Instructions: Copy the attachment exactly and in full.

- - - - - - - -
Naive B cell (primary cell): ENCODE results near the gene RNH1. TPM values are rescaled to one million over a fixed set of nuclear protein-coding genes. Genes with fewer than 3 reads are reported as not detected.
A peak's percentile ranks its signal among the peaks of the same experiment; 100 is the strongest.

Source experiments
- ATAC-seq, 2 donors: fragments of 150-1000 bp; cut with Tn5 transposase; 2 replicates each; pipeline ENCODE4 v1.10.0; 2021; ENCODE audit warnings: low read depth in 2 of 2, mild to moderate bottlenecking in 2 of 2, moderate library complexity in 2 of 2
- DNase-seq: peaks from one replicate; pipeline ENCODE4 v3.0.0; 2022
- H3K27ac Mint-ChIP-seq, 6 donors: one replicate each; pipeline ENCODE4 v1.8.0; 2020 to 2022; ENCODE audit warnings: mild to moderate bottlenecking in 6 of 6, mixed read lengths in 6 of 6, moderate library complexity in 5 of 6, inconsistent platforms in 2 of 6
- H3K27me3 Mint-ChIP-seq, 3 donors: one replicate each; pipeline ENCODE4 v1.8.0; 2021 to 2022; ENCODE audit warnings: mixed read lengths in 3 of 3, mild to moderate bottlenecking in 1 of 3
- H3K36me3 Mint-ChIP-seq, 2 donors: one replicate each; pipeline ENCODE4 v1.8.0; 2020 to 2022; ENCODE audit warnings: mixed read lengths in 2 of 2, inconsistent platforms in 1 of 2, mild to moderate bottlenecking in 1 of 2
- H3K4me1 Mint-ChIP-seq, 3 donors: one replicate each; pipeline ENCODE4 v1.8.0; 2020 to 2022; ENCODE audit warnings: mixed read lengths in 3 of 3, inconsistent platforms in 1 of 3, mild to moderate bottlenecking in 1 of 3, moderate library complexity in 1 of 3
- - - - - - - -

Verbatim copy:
Naive B cell (primary cell): ENCODE results near the gene RNH1. TPM values are rescaled to one million over a fixed set of nuclear protein-coding genes. Genes with fewer than 3 reads are reported as not detected.
A peak's percentile ranks its signal among the peaks of the same experiment; 100 is the strongest.

Source experiments
- ATAC-seq, 2 donors: fragments of 150-1000 bp; cut with Tn5 transposase; 2 replicates each; pipeline ENCODE4 v1.10.0; 2021; ENCODE audit warnings: low read depth in 2 of 2, mild to moderate bottlenecking in 2 of 2, moderate library complexity in 2 of 2
- DNase-seq: peaks from one replicate; pipeline ENCODE4 v3.0.0; 2022
- H3K27ac Mint-ChIP-seq, 6 donors: one replicate each; pipeline ENCODE4 v1.8.0; 2020 to 2022; ENCODE audit warnings: mild to moderate bottlenecking in 6 of 6, mixed read lengths in 6 of 6, moderate library complexity in 5 of 6, inconsistent platforms in 2 of 6
- H3K27me3 Mint-ChIP-seq, 3 donors: one replicate each; pipeline ENCODE4 v1.8.0; 2021 to 2022; ENCODE audit warnings: mixed read lengths in 3 of 3, mild to moderate bottlenecking in 1 of 3
- H3K36me3 Mint-ChIP-seq, 2 donors: one replicate each; pipeline ENCODE4 v1.8.0; 2020 to 2022; ENCODE audit warnings: mixed read lengths in 2 of 2, inconsistent platforms in 1 of 2, mild to moderate bottlenecking in 1 of 2
- H3K4me1 Mint-ChIP-seq, 3 donors: one replicate each; pipeline ENCODE4 v1.8.0; 2020 to 2022; ENCODE audit warnings: mixed read lengths in 3 of 3, inconsistent platforms in 1 of 3, mild to moderate bottlenecking in 1 of 3, moderate library complexity in 1 of 3